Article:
You’re right, that’s pretty humorous! I thought you had a background in dance, judging by our previous conversations. You always sound like someone who knows the business well—not just because it’s your job.

    I’m not what I would call a “dance scholar” by any stretch of the imagination, not even close! In fact, I have my little glossary of ballet terms so I can look up how to spell them. I’ll put it this way - I know enough about it that it serves me well in this position.

    How did you get from there to becoming the PR guru you are today?

    Please - You can’t call me a “guru”! (You can call me a “kan-guru.”) My first job after college was working with the city parks department putting on the Concerts in the Park series. I did this back home in Hawaii as well. Yes, I’m an island boy. :) The concert program was fun but very short-term. Then I worked for an ad agency as a receptionist, and from there I started working for a small, local theatre company [the late, great Skid Road Theatre]. Then I started working for The Egyptian Theatre just to have some additional income. I ended up working there for a long time, and it led to other film-related jobs. Fast forward (because this story could go on forever!)—I was taking a summer off from the film biz, working for the underground tours when I heard that Intiman Theatre was looking for a PR guy. I’d never worked in PR before, but at that time I was an Intiman subscriber and I thought to myself, “You know what? The Egyptian was an independent theatre and we were doing all our promotion ourselves. I can probably sell theatre!” And from that point on, I’ve been in arts PR. I’ve had stints at many fantastic arts organizations around town. But hopefully I’m here at PNB for good!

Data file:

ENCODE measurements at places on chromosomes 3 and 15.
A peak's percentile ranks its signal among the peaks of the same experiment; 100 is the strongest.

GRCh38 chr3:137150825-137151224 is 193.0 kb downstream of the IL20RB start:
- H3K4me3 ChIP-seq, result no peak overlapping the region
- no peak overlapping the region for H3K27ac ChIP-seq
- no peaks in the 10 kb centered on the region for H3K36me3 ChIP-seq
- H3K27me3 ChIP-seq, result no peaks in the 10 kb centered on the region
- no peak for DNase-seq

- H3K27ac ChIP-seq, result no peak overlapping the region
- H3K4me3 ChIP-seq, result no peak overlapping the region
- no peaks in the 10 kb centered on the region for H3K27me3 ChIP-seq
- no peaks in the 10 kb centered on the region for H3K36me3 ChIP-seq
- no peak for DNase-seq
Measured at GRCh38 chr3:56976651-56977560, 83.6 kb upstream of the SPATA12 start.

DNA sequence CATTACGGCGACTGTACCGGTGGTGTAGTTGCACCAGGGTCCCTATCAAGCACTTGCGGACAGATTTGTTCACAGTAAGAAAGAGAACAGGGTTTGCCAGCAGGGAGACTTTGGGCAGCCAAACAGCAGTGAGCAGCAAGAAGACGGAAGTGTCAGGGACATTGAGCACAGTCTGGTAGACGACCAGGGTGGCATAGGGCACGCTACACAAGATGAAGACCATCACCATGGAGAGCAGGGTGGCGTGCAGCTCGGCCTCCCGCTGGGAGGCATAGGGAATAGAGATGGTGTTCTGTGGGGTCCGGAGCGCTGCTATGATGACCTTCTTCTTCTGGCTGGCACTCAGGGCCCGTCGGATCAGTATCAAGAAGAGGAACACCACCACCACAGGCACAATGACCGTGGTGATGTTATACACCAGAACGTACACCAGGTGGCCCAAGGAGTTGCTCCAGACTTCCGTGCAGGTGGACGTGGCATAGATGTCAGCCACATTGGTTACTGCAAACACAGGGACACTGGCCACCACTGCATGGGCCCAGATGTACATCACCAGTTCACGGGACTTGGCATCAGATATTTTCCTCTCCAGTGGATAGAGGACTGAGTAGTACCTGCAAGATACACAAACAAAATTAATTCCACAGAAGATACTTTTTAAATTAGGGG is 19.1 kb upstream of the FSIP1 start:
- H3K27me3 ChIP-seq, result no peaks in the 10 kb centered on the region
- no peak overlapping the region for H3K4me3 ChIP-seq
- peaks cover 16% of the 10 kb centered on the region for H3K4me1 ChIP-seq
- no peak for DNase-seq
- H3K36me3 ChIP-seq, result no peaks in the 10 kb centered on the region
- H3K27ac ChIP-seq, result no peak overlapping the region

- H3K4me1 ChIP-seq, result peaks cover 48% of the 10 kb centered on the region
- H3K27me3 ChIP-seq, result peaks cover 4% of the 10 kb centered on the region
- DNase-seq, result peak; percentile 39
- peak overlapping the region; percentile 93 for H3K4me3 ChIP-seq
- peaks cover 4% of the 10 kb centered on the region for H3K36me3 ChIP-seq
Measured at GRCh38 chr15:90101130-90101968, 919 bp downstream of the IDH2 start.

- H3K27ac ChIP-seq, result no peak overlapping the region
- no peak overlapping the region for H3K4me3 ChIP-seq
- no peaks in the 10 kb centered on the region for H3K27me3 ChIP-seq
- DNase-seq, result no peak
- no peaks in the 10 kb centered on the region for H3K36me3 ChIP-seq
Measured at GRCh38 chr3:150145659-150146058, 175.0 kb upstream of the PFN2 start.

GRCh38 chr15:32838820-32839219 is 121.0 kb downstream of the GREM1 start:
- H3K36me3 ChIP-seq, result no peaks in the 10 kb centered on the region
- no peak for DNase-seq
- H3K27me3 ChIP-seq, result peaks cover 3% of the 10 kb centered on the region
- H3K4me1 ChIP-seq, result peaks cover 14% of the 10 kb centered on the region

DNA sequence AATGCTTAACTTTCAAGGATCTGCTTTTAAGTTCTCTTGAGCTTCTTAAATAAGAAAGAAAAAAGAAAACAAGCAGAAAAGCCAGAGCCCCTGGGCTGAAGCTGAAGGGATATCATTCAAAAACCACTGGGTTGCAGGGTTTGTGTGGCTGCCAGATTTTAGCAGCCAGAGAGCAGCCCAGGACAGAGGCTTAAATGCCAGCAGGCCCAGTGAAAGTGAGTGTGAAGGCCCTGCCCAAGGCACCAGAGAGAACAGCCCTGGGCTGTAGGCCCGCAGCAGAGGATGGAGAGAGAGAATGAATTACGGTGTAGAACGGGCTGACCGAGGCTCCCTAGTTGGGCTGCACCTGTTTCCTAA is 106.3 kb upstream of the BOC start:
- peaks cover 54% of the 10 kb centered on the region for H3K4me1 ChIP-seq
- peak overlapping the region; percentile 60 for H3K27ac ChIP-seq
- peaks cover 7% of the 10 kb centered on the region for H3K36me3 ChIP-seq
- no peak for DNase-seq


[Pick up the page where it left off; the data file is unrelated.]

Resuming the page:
What advice would you give to anyone who wants to get into PR and “do what you do”?

    First of all, I do this because I love working for performing arts organizations. I don’t necessarily “live” to do PR. Obviously I’ve made a good career out of it, but my choice was to work in the arts: PR was just the avenue I got to take. Everyone has to decide for themselves what they want to do. If you want to get a job, any job, in the arts, develop more than one skill so that you’ll be the right candidate no matter what the position is that they’re hiring for. If you want to get a job doing PR, well there are many, many opportunities out there for the right people. (Although they might not actually pay a living wage!) But if you want to get a job doing PR in the arts, I wouldn’t look for PR jobs with a steel manufacturer or something like that.

    I would also suggest you learn how to talk on the phone, learn how to communicate clearly via e-mail (so many people do not), learn how to write a press release, and have a good attitude.

    How does your typical day begin?

    I always start off my day by…listening to NPR and reading the newspaper! I read various publications so I can keep on top of everything; that’s what you have to do in this business. That and writing press releases! I do like my diet Coke and my lattes on occasion but I don’t start my day with caffeine. Shocking! {Laughs} I like to get going on my own, without additional stimulation.